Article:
And between these monoliths are only silence and space and air. Air that asks your chest and lungs to expand and stretch as you climbs the rugged rocks and sink into the sand. The horizon is blown open and dry – 50 degrees Fahrenheit is comfortable! There is so little on the ground, save Geb Himself arching up to reach His lover, that I am made aware of how large the world is. When you gaze across the vast openness from the top of a pile of rock (and they do have a natural tendency to clamber upon each other) the dust in the atmosphere creates a haze. Even still, you can see miles and miles through the light. And dear gods is there light!! Never have I seen Ra shine in such glory! Never have I seen rock sparkle (and it does so due to the quartz within it). The light encompasses the ground much as I am swallowed by the presence of Shu! For it is Shu in the light and space and air. Looking across the red and green desert, I finally understand how it is Shu that holds Geb and Nut apart. I understand how that vision came to the ancients. Here where the world is so spacious and only rocks are tall, all that lays between earth and sky is air and light and space! Never have I known Shu until this day.

And Set. I knew Set in some respects before today, but upon entering this red desert and feeling the soft and rocky sands slip through my fingers do I understand this Lord Who bears red hair. There is a seductive emptiness that begs to be kept company while retaining a lonesome ferocity.
And yet, still life prevails here. I feel Aset in its power to overcome, and Wesir in its death and rebirth when water comes. I feel Het-Heru in the joy people have, their laughter. I feel Her in the power of the Sun, and I feel Aset there too.

But I did not feel Them at first, because I have tried so hard to see them in my humid, green world that my heart was closed to Them. I had to stop and open my heart in the belly of silence, on the shore of Lake Powell, across from purple and white and gray and pink mesas and still, blue green waters.

You cannot understand this silence until it eats you. And it does eat you. You are in the belly of Shu, at the bottom of a vast dome of air. You are sitting on the cold, hard, certainty of Geb, the wind whipping away the heat of Ra. And there is NOTHING to hear save the wind. Nothing. Nothing but the voice of the rocks, and the heavy emptiness that secures your soul to this place.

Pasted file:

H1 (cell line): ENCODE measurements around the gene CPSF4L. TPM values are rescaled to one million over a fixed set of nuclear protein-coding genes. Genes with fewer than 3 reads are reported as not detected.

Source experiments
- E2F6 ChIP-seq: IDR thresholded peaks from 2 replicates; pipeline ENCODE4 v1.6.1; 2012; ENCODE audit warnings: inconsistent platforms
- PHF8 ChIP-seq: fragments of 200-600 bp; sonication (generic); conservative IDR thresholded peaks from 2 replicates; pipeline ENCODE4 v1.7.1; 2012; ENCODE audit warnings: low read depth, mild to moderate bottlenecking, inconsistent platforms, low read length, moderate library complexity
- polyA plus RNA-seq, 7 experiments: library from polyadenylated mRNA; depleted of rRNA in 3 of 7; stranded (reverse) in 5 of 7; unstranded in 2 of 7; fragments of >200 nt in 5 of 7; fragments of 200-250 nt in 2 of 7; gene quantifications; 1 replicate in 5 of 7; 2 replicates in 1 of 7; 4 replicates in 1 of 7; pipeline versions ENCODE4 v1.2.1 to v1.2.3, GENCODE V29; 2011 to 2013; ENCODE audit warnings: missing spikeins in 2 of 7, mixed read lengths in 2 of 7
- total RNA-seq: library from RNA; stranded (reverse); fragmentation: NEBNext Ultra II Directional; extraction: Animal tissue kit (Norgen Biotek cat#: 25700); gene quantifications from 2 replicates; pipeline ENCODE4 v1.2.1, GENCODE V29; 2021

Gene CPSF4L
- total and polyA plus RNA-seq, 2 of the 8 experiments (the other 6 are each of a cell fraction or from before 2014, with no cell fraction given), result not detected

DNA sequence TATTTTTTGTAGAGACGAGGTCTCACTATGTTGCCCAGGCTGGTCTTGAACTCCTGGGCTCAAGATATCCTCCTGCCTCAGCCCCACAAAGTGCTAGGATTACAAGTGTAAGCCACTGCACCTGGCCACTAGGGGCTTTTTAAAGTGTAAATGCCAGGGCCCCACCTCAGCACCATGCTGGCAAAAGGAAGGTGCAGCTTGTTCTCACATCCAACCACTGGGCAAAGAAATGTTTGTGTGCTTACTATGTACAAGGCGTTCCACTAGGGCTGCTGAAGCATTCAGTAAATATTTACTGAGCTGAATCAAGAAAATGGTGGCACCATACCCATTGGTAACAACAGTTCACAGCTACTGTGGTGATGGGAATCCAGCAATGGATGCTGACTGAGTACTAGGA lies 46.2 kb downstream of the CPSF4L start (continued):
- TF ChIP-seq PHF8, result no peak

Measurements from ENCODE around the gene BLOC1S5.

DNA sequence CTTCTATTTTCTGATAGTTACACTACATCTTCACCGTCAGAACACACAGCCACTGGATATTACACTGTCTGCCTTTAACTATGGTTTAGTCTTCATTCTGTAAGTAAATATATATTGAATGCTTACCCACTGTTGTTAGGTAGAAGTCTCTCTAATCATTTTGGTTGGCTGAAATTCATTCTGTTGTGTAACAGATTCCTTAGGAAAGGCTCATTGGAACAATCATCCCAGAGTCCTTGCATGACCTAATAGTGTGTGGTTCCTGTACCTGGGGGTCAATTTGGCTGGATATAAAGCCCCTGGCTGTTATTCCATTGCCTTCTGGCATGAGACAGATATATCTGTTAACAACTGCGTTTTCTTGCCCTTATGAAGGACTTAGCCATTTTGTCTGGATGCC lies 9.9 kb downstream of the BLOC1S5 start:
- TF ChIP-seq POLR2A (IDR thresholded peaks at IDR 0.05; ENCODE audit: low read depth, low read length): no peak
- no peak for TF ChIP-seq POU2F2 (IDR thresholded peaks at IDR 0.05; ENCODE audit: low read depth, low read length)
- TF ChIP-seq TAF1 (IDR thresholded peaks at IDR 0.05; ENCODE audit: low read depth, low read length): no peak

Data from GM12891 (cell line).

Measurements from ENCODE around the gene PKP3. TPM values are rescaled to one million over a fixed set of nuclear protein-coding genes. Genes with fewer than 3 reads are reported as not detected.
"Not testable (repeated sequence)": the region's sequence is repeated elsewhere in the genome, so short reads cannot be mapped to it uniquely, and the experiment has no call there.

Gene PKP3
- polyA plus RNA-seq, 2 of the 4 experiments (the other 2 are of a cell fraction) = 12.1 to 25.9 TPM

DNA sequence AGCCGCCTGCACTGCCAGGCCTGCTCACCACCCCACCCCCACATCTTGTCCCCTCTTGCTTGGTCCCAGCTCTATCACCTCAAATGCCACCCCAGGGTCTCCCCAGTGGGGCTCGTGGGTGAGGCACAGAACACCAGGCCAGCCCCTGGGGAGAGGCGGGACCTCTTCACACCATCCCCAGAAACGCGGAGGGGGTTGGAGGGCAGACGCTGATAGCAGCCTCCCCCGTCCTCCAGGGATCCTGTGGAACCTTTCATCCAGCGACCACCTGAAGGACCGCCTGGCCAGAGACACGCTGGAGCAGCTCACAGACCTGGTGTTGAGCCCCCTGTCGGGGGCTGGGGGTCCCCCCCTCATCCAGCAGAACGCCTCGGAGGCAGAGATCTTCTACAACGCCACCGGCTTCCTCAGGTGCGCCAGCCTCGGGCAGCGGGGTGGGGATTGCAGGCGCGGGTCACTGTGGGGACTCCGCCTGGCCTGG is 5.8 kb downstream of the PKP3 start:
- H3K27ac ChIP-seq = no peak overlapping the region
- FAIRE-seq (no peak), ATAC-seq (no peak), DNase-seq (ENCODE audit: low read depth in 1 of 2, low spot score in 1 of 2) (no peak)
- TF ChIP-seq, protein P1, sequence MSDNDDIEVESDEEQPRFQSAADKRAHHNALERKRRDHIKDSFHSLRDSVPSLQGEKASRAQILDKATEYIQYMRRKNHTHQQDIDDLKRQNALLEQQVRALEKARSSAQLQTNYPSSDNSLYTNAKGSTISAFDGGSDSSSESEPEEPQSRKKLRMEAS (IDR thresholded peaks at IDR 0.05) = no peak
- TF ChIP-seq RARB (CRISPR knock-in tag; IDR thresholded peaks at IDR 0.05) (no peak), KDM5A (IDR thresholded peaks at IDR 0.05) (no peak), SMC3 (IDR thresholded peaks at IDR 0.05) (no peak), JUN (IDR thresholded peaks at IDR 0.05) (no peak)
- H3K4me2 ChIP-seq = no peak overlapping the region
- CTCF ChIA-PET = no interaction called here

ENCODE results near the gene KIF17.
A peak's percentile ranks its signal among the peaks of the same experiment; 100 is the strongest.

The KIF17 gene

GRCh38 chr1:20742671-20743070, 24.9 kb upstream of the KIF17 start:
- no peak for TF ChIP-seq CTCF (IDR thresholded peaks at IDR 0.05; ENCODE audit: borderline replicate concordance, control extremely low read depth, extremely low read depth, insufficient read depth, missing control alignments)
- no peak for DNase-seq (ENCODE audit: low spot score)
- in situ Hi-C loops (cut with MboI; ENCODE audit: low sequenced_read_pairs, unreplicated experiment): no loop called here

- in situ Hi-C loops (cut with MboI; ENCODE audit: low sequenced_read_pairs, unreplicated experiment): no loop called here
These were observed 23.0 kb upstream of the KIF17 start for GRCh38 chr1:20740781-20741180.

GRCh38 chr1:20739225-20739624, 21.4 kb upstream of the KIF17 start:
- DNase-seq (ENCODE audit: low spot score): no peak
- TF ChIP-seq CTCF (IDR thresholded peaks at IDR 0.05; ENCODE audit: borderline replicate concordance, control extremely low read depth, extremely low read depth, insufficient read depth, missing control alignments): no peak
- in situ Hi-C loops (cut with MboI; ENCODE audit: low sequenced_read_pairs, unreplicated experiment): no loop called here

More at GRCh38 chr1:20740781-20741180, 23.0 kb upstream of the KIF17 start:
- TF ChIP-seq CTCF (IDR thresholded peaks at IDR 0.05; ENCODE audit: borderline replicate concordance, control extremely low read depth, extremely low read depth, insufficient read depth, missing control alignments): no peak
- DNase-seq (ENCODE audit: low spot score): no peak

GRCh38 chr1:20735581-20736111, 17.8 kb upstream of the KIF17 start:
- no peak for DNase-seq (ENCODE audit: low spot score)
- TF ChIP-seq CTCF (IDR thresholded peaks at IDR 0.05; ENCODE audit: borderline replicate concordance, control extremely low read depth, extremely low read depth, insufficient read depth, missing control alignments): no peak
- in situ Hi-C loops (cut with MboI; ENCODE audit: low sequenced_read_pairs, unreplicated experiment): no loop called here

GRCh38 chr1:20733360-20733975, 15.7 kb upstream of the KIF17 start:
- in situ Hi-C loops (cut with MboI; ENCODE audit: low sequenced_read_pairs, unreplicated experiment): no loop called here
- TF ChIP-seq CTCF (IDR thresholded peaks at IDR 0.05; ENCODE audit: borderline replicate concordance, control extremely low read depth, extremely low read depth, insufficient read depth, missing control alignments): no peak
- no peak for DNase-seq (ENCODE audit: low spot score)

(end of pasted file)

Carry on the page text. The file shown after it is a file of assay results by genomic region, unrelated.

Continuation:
Strangely enough…I know that even here, the Netjeru are present but not in Their “home”. I feel that. It is the Holy People/deities of the Navajo and/or Hopi which live here. And these gods are still well and alive and honored and worshipped by the people Who They came to. So while I feel my Netjeru are with me, I also feel these other, more overbearing presences which are native to the people and land. This is Their place. If this trip has taught me any spiritual lessons, its just how strongly land and people are tied to the gods. The Netjeru live in Ancient Egypt. They are born of that land and universe. It is a testament to Their love and power that They reach out to me, so many miles away in a land so foreign from Their own. The Holy People have allowed me to learn my Netjeru’s lessons on Their land, and I am honored for this. However, I feel I will never know my gods inTheir entirety until I visit the Nile. So, I must visit the Nile.

KRT: To live Ma’at

How does being a Kemetic affect your daily life? Do you do things differently than you used to because of your faith

How could my faith not cause me to do things differently? More

A Reflection on Nature’s Cycles

The environmental timetables of Ancient Egypt don’t always align with my own.

I do not live along a river in the desert. Canals engorged with a scarce and sacred liquid do not slather their revitalizing refuse upon my baked fields. The crops which herald from the banks of the Nile are alien to our land. Yet, one garden in my life mimic’s the habits of old Kemet’s farmlands. It is concerned not with the vegetation we grow in soil, but with the blooms and buds of society and intellect. Despite our differences in latitude, the routine of the garden of my work mirrors the march of Ancient Egypt’s agricultural calendar.

Like the Kemetic calendar, the school year begins in August. With each Wep Ronpet (New Year), with each Zep Tepi (First Time), there is a fresh spattering of students. Though it may not be my first time, it will most likely be theirs. Each new class comes with its own obstacles to overcome and victories to herald. Past mistakes can be fodder for an improved performance on my part.

Compliments of the USDA

Compliments of the USDA